Indians and Whites Clash on the Oregon Trail
Pioneers on the Oregon Trail traveled through Indian country. While some of these encounters were peaceful, many were violent. Newspapers at the time printed lurid accounts of “bloodthirsty savages” attacking peaceful families, but occasionally a different point of view was presented. Such is the case with the following letter, printed in the July 26, 1852, issue of the Daily Missouri Republican (St. Louis, Missouri):
[From a letter to the editors written from the Oregon Territory on March 25, 1852]
…it is absolutely necessary that emigrants should travel in compact bodies, and keep constantly on the alert, to prevent not only being robbed, but murdered. During the summer of 1851, scarcely a train of emigrants passed that part of the route without being in some way annoyed by the Indians.
I was informed, by gentlemen who came through with the last of the immigration, that thirty-two persons had been killed, and a number wounded by the Indians, among them several women and children.
…But unfortunately the conduct of a few reckless and unprincipled white men has excited among them the strongest passion of an Indian—revenge. On one occasion, an emigrant charged an Indian with stealing his horse, and immediately shot him down. The horse was found a few minutes afterwards, having strayed a short distance; and the murderer was told he had acted too hastily. He replied “Well there is one damned Indian out of the way.”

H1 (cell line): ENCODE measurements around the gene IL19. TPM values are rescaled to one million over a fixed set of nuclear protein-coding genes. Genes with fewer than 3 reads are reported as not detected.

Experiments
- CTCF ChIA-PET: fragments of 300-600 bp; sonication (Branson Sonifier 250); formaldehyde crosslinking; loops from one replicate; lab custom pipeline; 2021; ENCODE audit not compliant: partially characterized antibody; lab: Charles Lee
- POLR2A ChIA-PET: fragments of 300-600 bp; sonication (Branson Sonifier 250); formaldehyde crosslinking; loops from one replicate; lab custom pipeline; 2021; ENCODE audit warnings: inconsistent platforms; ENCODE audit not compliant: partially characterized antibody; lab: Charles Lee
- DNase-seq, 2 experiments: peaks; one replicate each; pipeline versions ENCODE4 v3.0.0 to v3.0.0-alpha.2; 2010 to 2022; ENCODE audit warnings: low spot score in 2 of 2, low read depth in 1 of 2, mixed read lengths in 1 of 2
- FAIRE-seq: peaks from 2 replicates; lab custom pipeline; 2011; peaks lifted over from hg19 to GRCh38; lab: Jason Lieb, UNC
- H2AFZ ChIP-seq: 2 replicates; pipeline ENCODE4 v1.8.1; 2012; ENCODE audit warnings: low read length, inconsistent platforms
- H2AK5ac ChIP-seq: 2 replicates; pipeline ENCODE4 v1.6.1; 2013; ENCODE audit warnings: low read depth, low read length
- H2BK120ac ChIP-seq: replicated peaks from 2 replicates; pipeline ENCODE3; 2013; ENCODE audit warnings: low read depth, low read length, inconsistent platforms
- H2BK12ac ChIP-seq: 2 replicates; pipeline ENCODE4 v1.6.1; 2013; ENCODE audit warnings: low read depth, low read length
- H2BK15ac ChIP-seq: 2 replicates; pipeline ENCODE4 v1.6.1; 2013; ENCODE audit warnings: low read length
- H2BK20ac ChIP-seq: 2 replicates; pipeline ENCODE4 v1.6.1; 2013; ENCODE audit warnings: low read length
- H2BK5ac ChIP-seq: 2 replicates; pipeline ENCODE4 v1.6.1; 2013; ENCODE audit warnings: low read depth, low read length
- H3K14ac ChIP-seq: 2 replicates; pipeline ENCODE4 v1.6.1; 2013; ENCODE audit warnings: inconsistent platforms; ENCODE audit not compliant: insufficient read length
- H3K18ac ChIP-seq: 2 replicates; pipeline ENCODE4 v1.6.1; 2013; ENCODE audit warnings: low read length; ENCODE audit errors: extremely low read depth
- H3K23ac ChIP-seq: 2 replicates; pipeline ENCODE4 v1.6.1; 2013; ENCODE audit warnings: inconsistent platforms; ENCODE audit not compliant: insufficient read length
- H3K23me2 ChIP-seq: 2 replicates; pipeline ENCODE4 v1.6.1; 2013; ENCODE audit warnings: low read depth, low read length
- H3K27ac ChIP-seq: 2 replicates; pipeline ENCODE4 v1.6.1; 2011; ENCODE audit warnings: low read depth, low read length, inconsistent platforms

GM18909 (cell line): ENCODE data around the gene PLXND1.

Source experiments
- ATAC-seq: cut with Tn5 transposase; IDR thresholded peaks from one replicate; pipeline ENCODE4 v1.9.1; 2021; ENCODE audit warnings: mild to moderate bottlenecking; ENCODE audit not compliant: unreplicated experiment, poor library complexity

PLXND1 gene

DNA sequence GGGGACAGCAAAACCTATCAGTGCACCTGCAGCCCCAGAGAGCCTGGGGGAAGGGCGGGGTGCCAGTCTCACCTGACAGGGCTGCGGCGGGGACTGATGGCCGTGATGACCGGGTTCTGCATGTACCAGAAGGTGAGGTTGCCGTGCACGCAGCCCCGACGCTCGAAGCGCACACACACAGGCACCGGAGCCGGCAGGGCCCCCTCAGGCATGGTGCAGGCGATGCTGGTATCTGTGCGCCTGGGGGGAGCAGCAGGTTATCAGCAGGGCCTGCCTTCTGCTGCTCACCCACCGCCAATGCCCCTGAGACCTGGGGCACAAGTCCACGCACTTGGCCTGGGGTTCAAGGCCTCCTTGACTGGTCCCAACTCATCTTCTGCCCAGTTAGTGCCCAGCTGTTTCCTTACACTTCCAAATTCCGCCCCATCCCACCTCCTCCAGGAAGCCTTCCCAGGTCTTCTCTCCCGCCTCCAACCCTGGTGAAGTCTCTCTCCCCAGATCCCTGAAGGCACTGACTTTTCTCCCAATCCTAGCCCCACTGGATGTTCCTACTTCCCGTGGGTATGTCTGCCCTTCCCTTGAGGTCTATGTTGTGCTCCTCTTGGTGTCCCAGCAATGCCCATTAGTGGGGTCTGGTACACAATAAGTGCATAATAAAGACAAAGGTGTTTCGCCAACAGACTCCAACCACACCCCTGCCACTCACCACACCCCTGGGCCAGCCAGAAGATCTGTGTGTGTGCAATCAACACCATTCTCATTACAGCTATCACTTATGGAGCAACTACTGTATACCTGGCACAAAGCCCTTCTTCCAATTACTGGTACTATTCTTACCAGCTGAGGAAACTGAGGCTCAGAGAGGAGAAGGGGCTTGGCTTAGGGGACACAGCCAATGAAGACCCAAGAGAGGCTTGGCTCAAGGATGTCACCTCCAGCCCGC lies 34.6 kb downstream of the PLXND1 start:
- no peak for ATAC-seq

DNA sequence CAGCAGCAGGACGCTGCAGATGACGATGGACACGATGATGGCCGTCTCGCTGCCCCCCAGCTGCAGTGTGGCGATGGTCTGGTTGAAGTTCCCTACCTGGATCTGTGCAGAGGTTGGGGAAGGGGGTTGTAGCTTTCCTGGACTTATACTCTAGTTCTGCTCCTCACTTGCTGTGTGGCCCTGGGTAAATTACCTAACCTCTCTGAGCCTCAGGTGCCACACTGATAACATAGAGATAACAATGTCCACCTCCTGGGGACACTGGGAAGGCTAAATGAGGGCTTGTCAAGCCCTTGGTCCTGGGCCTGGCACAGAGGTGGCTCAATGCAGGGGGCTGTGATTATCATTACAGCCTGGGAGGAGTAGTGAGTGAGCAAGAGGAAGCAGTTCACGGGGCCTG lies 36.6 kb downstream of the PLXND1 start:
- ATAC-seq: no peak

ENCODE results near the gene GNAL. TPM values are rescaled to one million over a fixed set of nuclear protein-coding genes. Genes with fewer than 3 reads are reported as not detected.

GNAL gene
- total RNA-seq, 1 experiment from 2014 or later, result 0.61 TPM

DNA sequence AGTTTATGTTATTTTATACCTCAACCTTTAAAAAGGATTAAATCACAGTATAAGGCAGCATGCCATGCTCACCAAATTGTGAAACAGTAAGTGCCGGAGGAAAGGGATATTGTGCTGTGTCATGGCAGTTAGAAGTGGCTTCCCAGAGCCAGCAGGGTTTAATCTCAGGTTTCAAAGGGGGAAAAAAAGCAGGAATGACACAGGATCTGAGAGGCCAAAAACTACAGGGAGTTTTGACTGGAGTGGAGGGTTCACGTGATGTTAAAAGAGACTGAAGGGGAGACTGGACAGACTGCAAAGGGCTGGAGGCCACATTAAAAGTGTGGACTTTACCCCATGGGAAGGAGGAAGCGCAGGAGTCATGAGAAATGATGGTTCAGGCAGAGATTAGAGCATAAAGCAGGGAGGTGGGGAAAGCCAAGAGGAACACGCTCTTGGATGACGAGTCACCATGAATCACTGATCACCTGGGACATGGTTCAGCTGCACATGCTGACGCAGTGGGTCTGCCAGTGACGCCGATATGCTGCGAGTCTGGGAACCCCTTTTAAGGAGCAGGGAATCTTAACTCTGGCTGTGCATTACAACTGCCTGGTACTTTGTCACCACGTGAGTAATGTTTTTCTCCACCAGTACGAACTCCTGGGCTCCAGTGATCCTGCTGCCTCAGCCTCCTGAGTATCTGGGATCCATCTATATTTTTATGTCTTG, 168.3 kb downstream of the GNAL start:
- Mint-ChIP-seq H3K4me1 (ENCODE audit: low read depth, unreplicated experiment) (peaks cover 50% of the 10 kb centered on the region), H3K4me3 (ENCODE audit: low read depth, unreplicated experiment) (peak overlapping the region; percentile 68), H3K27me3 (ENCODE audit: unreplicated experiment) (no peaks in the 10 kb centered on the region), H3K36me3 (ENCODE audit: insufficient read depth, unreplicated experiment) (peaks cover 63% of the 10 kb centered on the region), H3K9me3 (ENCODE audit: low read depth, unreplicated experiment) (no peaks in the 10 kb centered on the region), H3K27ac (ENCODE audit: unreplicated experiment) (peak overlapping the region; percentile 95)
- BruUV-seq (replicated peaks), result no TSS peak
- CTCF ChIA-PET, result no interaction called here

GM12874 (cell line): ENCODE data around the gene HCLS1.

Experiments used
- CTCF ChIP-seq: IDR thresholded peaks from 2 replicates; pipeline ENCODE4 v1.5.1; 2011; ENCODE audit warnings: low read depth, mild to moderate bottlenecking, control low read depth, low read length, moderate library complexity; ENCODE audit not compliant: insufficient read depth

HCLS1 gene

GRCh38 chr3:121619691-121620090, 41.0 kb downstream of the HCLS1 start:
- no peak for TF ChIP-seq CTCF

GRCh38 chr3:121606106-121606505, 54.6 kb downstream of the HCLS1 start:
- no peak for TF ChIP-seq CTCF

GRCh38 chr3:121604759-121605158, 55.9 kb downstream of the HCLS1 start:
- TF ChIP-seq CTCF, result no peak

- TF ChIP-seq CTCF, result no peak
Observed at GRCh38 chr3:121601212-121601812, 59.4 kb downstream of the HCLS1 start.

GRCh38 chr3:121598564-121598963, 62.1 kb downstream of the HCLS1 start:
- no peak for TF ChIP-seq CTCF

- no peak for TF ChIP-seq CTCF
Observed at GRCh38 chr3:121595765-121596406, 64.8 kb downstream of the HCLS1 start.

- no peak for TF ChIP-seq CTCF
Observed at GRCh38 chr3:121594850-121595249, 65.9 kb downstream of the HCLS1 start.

A few days after, a party consisting of three men and one woman passed the same place. The Indians attacked them, killed the woman and two of the men; the third man escaped only by the fleetness of his horse. It frequently occurs, that an Indian is tied up and whipped most unmercifully by white men, simply on the supposition that he wants to steal something or has stolen something. The first is, with many, as sufficient a cause as the latter. It is almost invariably the case that the Indian thus flogged kills some unoffending white afterwards, because he looks upon himself as disgraced, and his people hold him to be so until he is avenged; and as he cannot treat the white man as he has been treated by him, he substitutes the rifle for the whip, and in every instance the innocent have suffered for the guilty.
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